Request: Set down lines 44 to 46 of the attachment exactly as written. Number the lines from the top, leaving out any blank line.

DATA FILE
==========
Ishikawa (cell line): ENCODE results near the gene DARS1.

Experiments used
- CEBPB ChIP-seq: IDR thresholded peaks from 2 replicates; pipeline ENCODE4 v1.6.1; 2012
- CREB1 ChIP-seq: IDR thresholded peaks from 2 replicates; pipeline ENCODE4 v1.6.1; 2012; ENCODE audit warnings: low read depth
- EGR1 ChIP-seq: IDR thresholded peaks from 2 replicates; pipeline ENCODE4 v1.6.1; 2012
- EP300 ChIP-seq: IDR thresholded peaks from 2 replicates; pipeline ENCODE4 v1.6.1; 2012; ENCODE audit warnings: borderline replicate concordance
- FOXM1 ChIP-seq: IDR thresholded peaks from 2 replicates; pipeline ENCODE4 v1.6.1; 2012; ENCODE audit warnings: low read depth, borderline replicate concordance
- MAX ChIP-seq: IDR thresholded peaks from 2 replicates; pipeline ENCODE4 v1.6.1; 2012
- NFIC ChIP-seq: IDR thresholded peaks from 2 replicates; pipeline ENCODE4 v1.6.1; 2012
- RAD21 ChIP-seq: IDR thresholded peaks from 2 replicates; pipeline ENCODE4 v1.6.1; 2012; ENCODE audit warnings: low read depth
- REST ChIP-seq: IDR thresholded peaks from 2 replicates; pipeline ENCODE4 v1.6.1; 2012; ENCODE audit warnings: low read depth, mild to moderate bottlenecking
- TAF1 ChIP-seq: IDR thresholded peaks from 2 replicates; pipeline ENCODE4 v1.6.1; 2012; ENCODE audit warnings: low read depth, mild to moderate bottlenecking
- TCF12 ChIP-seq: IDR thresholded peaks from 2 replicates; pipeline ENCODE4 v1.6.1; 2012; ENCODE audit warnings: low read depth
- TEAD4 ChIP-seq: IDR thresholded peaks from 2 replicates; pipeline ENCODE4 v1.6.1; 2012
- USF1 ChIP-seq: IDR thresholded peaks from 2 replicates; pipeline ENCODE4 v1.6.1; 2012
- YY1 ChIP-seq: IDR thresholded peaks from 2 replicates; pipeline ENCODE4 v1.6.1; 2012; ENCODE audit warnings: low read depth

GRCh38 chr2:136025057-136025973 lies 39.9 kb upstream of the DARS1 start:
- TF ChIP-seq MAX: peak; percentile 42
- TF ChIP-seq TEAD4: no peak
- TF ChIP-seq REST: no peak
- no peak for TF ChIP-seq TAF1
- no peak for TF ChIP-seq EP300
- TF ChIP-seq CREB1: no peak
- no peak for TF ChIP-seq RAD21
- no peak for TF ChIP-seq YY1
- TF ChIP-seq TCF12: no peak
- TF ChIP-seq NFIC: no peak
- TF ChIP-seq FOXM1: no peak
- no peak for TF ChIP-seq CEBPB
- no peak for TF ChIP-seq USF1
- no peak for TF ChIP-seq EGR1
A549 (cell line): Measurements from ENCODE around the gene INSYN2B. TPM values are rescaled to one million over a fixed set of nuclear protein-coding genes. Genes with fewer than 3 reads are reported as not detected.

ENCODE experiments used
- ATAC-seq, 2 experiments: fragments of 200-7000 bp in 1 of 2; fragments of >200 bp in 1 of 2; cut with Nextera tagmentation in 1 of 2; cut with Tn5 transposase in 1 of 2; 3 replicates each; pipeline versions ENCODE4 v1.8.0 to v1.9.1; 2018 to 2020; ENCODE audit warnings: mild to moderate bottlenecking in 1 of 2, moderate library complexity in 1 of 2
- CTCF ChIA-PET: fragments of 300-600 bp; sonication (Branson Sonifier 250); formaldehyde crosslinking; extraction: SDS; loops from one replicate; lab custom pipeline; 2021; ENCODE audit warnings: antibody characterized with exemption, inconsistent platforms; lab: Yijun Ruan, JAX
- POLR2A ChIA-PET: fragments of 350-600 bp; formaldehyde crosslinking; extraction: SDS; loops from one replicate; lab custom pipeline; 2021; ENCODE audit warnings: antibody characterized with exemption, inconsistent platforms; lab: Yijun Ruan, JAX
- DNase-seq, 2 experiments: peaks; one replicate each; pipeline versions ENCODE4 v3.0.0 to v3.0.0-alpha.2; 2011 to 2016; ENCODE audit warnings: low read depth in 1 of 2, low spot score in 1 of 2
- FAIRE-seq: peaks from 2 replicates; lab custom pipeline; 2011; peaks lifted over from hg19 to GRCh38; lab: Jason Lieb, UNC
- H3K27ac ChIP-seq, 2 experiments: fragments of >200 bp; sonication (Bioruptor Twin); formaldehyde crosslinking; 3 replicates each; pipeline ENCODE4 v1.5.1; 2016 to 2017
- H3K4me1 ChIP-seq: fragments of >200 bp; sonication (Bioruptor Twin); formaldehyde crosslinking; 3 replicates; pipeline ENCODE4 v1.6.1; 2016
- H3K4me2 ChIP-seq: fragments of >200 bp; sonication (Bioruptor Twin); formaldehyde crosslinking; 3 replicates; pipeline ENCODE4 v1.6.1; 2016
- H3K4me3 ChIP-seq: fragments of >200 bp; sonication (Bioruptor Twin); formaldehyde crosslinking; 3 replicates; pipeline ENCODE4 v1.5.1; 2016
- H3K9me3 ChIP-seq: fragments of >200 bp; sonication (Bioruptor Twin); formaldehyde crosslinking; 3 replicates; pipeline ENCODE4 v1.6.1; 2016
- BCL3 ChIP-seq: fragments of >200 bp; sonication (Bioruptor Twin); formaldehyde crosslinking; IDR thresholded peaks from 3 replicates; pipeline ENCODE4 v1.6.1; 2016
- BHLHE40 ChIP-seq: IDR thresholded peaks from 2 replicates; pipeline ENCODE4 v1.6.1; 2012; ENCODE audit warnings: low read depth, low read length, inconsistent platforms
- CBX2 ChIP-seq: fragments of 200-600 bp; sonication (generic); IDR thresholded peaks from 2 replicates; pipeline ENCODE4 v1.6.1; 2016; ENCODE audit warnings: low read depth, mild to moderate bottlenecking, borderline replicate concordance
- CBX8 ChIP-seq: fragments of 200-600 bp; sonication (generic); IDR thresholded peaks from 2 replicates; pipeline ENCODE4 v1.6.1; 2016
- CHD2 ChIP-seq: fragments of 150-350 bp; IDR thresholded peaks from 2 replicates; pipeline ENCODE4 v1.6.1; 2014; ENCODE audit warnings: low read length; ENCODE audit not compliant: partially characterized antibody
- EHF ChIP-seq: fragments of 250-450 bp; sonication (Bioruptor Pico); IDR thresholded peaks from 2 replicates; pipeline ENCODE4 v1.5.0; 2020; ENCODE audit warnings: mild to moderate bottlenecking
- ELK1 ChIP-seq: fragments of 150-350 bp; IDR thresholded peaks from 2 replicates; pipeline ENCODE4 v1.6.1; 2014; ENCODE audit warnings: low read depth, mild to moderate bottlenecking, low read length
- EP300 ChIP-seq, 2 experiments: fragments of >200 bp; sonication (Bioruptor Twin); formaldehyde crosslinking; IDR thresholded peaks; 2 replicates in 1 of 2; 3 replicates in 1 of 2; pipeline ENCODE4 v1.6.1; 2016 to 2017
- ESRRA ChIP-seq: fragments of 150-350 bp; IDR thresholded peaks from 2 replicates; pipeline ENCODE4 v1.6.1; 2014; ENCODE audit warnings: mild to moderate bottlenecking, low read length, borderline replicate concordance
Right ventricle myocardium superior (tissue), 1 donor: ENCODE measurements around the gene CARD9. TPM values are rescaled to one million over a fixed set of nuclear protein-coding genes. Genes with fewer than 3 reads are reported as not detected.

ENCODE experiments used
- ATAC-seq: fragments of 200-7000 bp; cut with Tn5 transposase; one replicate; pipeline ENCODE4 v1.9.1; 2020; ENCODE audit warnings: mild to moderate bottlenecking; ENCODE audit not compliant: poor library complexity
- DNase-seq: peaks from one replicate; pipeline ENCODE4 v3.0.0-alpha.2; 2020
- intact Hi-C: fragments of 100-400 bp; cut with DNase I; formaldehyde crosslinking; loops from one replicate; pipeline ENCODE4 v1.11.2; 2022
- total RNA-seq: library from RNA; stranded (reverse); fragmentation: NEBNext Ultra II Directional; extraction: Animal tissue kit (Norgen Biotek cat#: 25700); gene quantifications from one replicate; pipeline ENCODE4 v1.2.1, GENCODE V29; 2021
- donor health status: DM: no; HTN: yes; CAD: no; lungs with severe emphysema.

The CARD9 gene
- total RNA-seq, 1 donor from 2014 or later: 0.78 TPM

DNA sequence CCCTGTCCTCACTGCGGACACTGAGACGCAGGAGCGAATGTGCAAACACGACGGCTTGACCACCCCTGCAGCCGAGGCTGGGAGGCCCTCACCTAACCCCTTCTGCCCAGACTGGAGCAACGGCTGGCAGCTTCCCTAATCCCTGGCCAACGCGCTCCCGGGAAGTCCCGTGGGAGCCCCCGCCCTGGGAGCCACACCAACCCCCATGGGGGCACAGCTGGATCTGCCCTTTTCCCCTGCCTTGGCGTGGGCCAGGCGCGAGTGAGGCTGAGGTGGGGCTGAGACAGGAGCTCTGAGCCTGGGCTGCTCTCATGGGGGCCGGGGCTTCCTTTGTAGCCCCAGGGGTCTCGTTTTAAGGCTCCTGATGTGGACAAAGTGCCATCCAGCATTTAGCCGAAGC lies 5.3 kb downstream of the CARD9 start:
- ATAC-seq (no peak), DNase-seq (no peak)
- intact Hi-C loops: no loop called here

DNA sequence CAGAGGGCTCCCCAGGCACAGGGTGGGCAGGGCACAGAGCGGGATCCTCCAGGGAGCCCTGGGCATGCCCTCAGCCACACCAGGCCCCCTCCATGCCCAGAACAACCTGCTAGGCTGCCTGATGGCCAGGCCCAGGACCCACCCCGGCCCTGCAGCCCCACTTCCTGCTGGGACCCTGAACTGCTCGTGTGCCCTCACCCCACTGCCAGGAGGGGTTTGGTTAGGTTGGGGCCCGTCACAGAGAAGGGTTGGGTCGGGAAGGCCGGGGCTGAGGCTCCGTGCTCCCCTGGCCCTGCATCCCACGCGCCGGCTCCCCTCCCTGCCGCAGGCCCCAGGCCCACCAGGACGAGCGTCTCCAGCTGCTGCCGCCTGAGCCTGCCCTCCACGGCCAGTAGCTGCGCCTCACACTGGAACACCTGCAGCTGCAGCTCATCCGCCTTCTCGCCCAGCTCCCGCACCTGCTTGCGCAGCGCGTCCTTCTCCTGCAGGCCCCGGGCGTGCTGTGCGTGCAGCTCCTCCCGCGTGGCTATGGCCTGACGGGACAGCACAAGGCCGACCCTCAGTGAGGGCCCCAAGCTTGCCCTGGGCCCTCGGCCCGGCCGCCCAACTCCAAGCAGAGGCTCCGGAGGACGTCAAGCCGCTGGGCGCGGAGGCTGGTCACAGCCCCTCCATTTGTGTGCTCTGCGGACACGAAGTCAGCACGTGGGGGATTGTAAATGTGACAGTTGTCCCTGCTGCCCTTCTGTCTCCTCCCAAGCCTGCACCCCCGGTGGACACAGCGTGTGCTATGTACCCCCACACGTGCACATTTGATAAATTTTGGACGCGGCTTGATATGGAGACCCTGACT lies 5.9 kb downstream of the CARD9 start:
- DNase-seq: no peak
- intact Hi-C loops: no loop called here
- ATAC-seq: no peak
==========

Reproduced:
- BCL3 ChIP-seq: fragments of >200 bp; sonication (Bioruptor Twin); formaldehyde crosslinking; IDR thresholded peaks from 3 replicates; pipeline ENCODE4 v1.6.1; 2016
- BHLHE40 ChIP-seq: IDR thresholded peaks from 2 replicates; pipeline ENCODE4 v1.6.1; 2012; ENCODE audit warnings: low read depth, low read length, inconsistent platforms
- CBX2 ChIP-seq: fragments of 200-600 bp; sonication (generic); IDR thresholded peaks from 2 replicates; pipeline ENCODE4 v1.6.1; 2016; ENCODE audit warnings: low read depth, mild to moderate bottlenecking, borderline replicate concordance